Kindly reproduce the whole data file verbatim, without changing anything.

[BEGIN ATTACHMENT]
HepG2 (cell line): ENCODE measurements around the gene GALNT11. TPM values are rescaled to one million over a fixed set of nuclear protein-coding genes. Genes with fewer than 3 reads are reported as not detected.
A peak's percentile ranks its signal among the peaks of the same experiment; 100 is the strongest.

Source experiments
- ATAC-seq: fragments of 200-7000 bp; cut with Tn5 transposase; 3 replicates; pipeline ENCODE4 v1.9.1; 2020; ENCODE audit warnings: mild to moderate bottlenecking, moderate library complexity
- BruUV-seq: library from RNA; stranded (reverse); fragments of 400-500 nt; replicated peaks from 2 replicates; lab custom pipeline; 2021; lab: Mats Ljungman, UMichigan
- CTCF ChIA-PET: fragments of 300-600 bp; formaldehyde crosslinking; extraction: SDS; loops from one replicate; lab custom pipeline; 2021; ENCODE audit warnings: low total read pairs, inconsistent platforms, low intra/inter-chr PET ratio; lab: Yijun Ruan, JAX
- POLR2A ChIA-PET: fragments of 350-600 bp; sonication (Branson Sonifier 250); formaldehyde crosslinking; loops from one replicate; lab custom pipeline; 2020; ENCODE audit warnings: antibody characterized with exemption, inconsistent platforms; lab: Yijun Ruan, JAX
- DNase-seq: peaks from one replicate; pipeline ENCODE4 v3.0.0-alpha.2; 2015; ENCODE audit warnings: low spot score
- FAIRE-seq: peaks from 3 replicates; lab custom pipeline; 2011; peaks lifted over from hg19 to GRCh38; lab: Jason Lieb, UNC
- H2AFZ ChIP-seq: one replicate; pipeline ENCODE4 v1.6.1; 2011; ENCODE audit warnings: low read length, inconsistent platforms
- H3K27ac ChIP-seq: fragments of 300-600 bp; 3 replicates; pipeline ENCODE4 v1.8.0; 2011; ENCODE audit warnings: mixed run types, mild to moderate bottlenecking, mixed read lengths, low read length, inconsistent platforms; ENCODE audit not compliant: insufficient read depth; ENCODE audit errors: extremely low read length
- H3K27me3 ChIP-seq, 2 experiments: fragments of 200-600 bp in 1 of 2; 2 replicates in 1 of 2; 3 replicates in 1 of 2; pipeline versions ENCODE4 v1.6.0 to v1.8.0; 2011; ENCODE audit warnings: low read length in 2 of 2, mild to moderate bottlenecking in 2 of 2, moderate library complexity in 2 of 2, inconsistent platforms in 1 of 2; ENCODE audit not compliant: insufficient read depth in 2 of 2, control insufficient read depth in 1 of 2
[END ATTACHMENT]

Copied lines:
HepG2 (cell line): ENCODE measurements around the gene GALNT11. TPM values are rescaled to one million over a fixed set of nuclear protein-coding genes. Genes with fewer than 3 reads are reported as not detected.
A peak's percentile ranks its signal among the peaks of the same experiment; 100 is the strongest.

Source experiments
- ATAC-seq: fragments of 200-7000 bp; cut with Tn5 transposase; 3 replicates; pipeline ENCODE4 v1.9.1; 2020; ENCODE audit warnings: mild to moderate bottlenecking, moderate library complexity
- BruUV-seq: library from RNA; stranded (reverse); fragments of 400-500 nt; replicated peaks from 2 replicates; lab custom pipeline; 2021; lab: Mats Ljungman, UMichigan
- CTCF ChIA-PET: fragments of 300-600 bp; formaldehyde crosslinking; extraction: SDS; loops from one replicate; lab custom pipeline; 2021; ENCODE audit warnings: low total read pairs, inconsistent platforms, low intra/inter-chr PET ratio; lab: Yijun Ruan, JAX
- POLR2A ChIA-PET: fragments of 350-600 bp; sonication (Branson Sonifier 250); formaldehyde crosslinking; loops from one replicate; lab custom pipeline; 2020; ENCODE audit warnings: antibody characterized with exemption, inconsistent platforms; lab: Yijun Ruan, JAX
- DNase-seq: peaks from one replicate; pipeline ENCODE4 v3.0.0-alpha.2; 2015; ENCODE audit warnings: low spot score
- FAIRE-seq: peaks from 3 replicates; lab custom pipeline; 2011; peaks lifted over from hg19 to GRCh38; lab: Jason Lieb, UNC
- H2AFZ ChIP-seq: one replicate; pipeline ENCODE4 v1.6.1; 2011; ENCODE audit warnings: low read length, inconsistent platforms
- H3K27ac ChIP-seq: fragments of 300-600 bp; 3 replicates; pipeline ENCODE4 v1.8.0; 2011; ENCODE audit warnings: mixed run types, mild to moderate bottlenecking, mixed read lengths, low read length, inconsistent platforms; ENCODE audit not compliant: insufficient read depth; ENCODE audit errors: extremely low read length
- H3K27me3 ChIP-seq, 2 experiments: fragments of 200-600 bp in 1 of 2; 2 replicates in 1 of 2; 3 replicates in 1 of 2; pipeline versions ENCODE4 v1.6.0 to v1.8.0; 2011; ENCODE audit warnings: low read length in 2 of 2, mild to moderate bottlenecking in 2 of 2, moderate library complexity in 2 of 2, inconsistent platforms in 1 of 2; ENCODE audit not compliant: insufficient read depth in 2 of 2, control insufficient read depth in 1 of 2